Respiratory Medicine | Year: 2013

Objective To evaluate the efficacy and tolerability of the selective CRTh2 (DP2) receptor antagonist AZD1981 compared with placebo in patients with moderate to severe COPD. Methods In this multicentre, randomised, double-blind, parallel-group, phase IIa study (ClinicalTrials.gov identifier: NCT00690482) patients with moderate to severe COPD received either AZD1981 1000 mg twice daily or matching placebo for 4 weeks. Inhaled terbutaline was used as-needed as reliever medication throughout. The co-primary endpoints were change from baseline to end of treatment in pre-bronchodilator forced expiratory volume in 1 s [FEV1] and the Clinical COPD Questionnaire (CCQ). Additional endpoints included other lung function measures, 6-min walk test (6-MWT), COPD symptom score, reliever medication use and tolerability. Results 118 patients were randomised to treatment (AZD1981 n = 61; placebo n = 57); 83% of patients were male and the mean age was 63 years (range 43-83). There were no significant differences in the mean difference in change from baseline to end of treatment between AZD1981 and placebo for the co-primary endpoints of pre-bronchodilator FEV1 (AZD1981-placebo: -0.015, 95% CI: -0.10 to 0.070; p = 0.72) and CCQ total score (difference: 0.042, 95% CI: -0.21 to 0.30; p = 0.75). Similarly, no differences were observed between treatments for the other outcomes of lung function, COPD symptom score, 6-MWT, BODE index, and use of reliever medication. AZD1981 was well tolerated. Conclusion There was no beneficial clinical effect of AZD1981, at a dose of 1000 mg twice daily for 4 weeks, in patients with moderate to severe COPD. AZD1981 was well tolerated and no safety concerns were identified. © 2013 Elsevier Ltd. All rights reserved.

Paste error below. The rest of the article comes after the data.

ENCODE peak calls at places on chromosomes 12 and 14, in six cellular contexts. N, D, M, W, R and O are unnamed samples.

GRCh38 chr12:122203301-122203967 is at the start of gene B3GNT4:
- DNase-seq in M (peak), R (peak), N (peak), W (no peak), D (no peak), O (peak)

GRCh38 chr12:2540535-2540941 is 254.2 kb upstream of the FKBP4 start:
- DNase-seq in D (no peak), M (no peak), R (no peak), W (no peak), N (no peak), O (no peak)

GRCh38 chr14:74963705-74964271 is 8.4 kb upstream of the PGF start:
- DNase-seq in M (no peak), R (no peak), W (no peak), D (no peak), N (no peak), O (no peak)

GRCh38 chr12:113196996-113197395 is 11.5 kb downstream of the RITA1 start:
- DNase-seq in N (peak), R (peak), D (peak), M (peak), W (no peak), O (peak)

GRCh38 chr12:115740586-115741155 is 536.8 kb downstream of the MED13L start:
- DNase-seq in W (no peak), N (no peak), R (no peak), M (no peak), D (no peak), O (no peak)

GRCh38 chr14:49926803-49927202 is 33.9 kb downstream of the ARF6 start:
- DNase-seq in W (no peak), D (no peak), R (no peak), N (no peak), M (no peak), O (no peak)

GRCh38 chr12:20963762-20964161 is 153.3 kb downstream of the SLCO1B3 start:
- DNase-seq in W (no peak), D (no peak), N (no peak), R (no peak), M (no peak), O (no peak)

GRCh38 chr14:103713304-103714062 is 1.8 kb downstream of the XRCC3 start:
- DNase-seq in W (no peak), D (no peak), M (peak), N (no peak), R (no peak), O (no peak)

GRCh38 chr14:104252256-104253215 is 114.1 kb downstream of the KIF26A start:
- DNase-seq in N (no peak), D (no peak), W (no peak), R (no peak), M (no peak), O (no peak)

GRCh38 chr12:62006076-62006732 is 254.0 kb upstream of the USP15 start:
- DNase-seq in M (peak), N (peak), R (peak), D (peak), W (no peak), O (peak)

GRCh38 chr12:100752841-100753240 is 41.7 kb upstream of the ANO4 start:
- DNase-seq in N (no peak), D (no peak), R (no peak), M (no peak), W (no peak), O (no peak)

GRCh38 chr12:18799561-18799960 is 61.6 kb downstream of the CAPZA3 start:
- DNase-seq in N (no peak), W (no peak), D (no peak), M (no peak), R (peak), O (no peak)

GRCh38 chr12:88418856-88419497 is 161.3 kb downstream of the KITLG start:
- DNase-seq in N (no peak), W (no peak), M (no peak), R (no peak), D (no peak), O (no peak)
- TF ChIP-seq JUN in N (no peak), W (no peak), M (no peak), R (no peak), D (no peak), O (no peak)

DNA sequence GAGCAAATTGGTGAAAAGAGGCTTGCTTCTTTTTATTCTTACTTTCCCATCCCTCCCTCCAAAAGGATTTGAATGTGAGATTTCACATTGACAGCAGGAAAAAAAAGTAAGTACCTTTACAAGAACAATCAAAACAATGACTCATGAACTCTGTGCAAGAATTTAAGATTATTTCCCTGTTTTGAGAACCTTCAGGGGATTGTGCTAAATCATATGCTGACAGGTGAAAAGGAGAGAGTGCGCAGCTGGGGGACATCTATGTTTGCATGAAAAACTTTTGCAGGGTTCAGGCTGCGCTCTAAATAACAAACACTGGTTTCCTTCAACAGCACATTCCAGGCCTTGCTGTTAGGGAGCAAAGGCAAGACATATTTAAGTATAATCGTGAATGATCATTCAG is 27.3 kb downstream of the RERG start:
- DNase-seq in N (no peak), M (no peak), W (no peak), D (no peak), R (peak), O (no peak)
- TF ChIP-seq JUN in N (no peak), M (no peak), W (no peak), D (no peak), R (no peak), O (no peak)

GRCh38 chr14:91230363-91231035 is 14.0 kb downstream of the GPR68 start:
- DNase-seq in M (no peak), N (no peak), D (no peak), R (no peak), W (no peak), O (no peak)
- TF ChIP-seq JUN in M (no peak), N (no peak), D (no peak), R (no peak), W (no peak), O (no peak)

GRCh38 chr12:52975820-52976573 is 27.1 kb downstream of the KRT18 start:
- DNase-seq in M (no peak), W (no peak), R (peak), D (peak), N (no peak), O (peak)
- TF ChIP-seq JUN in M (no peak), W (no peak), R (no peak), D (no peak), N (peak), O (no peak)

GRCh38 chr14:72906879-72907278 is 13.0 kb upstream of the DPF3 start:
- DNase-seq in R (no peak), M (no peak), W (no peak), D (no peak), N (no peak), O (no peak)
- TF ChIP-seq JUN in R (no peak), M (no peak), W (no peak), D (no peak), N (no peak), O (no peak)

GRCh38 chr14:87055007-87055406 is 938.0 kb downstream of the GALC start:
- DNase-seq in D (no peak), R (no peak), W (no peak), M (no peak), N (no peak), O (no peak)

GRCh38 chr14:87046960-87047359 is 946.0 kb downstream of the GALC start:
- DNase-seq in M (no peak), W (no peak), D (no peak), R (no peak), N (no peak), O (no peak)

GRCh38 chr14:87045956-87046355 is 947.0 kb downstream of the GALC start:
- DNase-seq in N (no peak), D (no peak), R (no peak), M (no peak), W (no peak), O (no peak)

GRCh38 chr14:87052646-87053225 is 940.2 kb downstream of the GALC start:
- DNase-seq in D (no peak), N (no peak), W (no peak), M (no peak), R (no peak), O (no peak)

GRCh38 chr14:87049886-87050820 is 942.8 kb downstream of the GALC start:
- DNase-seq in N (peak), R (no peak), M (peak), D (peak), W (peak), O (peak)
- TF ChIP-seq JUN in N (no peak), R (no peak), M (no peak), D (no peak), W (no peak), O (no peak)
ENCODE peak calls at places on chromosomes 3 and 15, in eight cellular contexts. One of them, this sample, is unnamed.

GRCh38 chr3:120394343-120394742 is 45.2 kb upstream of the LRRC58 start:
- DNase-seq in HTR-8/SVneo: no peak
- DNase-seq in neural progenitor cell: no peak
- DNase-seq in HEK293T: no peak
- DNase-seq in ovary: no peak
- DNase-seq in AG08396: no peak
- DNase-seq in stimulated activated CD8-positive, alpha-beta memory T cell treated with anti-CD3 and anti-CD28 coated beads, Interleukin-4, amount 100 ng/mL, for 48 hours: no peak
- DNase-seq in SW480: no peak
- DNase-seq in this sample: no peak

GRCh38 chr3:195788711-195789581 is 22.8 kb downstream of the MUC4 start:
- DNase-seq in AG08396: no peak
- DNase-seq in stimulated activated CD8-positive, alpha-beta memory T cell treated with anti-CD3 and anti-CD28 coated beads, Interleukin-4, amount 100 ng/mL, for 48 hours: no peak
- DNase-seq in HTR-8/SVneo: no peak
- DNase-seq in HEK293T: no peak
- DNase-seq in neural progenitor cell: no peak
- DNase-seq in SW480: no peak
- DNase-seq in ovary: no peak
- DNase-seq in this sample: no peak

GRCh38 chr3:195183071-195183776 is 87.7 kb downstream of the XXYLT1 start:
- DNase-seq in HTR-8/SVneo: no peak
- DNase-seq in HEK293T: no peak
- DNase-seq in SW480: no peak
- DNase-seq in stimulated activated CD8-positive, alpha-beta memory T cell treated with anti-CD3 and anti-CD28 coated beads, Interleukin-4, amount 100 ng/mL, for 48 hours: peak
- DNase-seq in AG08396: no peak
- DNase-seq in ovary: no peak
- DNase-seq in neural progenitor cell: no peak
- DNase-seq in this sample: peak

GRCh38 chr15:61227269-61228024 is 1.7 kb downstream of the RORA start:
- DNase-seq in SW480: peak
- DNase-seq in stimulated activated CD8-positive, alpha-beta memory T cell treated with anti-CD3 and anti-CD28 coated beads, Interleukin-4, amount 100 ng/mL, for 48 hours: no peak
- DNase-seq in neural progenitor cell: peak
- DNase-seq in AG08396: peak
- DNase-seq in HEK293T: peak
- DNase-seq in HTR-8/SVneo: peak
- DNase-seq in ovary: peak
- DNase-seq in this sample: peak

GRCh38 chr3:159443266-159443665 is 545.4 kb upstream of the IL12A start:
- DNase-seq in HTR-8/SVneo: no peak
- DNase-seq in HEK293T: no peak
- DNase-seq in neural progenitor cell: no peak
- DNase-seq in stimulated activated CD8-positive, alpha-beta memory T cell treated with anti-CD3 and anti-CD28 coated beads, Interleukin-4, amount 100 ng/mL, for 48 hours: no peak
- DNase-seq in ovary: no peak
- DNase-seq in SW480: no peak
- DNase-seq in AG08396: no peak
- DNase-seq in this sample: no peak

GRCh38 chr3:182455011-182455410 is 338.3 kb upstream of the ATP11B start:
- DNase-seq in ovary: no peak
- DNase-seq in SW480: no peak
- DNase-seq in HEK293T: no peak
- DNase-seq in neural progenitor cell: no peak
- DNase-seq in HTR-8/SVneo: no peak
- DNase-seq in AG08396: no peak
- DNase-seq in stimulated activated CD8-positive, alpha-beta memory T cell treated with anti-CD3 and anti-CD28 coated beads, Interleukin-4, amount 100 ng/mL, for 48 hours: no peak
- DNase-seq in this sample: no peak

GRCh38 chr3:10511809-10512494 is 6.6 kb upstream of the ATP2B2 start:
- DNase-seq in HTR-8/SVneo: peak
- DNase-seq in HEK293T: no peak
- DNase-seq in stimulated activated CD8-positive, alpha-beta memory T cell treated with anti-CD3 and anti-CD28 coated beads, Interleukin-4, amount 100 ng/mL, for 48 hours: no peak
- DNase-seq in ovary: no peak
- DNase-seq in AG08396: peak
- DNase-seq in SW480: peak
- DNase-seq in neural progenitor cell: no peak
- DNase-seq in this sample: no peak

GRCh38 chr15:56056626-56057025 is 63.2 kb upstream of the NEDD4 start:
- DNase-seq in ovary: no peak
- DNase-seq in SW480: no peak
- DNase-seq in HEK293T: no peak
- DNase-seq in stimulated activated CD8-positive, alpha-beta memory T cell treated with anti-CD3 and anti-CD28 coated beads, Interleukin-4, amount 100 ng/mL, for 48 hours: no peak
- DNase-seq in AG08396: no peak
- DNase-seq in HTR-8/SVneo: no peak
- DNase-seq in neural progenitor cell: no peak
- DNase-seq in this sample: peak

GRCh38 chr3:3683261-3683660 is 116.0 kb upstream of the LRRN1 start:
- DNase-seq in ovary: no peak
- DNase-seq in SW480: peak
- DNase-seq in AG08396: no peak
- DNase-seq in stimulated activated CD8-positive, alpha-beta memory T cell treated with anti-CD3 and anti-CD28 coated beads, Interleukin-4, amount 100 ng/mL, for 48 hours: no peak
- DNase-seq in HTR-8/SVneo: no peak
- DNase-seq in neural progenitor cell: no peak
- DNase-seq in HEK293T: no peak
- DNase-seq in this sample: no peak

Bush A.,UK National Heart and Lung Institute | Fleming L.,Clinical Fellow Paediatric Allergy
Paediatric Respiratory Reviews | Year: 2011